Every now and again, in a British winter, a day dawns mild, bright and benevolent. It lures you outside with promises of spring and new growth. You sniff the air, and almost believe it.
Today was a day like that.
For the first time in what seems like months I've been in the garden. (Hey, for the first time in weeks, I've been outside voluntarily!) It's good to have these respites. It's a chance to refill the bird feeders without getting soaked to the skin, a chance to rip out pelargoniums that have turned to mush, and cut back the phormium leaves that collapsed under the weight of snow.
The garden may momentarily look spring-like but everything is absolutely soaking - so saturated that it's amazing the plants don't float away. Even the pots of sempervivums, with their free-draining compost that is half grit, yield a flow of icy water if you tip them up.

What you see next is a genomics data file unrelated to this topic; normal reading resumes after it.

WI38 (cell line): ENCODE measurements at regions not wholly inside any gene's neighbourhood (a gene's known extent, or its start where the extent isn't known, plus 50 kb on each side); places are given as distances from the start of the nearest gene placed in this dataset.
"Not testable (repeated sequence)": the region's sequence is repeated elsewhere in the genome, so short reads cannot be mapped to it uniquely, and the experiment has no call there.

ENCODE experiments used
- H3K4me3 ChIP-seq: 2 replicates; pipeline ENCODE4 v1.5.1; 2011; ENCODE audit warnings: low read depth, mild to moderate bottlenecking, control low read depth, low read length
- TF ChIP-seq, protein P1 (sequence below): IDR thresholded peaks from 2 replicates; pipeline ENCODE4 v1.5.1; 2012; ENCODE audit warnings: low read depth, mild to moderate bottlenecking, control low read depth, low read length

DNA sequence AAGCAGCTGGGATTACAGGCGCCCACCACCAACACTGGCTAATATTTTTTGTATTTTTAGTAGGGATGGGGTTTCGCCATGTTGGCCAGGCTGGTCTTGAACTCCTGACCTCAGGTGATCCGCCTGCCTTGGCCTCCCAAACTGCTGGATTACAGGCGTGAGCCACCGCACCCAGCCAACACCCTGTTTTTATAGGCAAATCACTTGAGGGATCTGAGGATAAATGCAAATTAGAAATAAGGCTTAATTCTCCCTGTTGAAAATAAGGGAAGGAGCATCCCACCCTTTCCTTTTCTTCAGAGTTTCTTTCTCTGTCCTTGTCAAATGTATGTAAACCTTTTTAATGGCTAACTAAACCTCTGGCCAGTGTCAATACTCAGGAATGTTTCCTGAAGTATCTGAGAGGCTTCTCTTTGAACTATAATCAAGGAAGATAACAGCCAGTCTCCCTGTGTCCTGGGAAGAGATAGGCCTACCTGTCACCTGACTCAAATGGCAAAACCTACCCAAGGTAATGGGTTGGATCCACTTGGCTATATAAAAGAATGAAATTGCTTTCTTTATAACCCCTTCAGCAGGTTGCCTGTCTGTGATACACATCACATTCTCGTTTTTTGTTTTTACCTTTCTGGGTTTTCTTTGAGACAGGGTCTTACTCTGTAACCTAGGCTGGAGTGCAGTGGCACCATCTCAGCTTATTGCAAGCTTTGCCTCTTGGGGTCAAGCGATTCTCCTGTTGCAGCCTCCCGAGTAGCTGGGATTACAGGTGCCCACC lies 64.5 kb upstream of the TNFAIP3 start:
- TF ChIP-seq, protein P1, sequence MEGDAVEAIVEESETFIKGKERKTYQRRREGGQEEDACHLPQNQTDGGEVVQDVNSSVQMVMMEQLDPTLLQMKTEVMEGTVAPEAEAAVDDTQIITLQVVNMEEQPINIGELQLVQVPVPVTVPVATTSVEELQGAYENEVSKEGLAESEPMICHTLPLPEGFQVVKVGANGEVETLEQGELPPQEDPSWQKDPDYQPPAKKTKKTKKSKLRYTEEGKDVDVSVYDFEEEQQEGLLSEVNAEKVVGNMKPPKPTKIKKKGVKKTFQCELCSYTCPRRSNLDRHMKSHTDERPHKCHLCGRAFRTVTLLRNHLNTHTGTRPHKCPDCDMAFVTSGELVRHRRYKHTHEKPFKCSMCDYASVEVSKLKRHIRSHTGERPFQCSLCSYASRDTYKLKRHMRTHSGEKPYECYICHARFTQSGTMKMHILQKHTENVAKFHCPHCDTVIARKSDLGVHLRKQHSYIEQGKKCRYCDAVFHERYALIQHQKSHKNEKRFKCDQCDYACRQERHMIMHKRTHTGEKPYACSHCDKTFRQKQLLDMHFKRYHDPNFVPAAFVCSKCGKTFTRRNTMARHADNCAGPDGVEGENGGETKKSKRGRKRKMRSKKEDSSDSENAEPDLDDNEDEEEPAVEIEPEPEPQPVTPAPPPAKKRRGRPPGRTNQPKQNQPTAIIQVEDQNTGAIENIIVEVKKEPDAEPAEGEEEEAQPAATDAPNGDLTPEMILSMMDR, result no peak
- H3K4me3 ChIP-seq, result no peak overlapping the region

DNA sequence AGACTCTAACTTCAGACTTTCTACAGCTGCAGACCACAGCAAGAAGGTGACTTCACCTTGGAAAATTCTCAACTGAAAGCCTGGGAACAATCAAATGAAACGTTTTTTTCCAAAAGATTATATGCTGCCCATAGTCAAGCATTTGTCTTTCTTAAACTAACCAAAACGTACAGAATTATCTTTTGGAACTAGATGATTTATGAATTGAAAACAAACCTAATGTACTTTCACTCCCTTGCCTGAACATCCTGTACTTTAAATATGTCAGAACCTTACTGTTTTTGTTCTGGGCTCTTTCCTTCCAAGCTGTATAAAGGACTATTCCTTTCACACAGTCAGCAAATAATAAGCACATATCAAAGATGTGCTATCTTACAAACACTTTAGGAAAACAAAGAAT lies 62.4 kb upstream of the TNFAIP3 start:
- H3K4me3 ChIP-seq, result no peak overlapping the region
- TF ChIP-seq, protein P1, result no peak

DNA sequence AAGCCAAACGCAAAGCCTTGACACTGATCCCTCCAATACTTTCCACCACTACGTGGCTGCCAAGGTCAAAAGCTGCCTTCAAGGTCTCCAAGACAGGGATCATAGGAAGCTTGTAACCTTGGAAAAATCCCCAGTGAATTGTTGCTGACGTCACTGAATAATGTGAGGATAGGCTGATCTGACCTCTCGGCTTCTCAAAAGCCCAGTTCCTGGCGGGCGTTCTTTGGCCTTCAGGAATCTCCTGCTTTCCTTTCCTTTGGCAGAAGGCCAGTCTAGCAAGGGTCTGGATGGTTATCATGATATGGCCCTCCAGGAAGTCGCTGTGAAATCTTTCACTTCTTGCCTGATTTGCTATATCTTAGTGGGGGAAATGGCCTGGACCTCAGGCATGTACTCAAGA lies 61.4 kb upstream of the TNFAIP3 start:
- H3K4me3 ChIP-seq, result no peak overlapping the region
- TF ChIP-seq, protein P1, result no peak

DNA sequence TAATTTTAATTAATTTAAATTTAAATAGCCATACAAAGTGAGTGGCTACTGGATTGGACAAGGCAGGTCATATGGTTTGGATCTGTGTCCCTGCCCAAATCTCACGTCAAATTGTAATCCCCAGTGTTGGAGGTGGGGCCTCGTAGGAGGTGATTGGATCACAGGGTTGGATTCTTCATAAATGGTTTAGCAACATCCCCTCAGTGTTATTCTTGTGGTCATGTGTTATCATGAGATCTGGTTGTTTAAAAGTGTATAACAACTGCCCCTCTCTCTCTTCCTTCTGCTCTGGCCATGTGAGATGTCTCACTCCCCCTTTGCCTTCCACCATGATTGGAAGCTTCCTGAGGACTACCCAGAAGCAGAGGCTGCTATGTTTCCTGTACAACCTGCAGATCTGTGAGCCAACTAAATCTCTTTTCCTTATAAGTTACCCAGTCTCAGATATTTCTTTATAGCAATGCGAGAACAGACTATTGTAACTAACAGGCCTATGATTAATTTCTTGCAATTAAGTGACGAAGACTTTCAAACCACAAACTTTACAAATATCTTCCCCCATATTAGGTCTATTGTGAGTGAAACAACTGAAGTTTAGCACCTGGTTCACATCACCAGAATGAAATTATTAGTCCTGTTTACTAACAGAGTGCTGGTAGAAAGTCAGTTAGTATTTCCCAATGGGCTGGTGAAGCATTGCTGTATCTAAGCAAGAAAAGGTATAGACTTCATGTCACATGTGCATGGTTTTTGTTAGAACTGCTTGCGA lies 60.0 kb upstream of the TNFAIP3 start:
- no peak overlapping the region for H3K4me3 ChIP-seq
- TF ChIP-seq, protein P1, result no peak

You tell yourself that you're not going to fall for the con, that there will be more snow, more ice, more frost before we're through. But then, as you idly pull away a bit of snow-slushed foliage here or a tangle of stark brown stems there, you find real signs of spring.
Daffodil shoots are poking their green noses up through the soil as if to say: "Whassup?". The new, bright green leaves of Aquilegia 'Purple Emperor' look fragile and frivolous, like the swimwear displays that are coming into the stores.
It reminds me that I haven't got any snowdrops. In previous gardens, I'd always been more successful planting them in the green - ie, right now - so I ought to hunt some down. Two bedraggled polyanthus look as if they would like some company, so that goes on the shopping list too.
Then your thoughts turn to more ambitious projects. How about some low wooden benches for the firepit area to replace those plastic ones from Ikea? How about a new shed! What about cutting the lawn into intersecting circles?!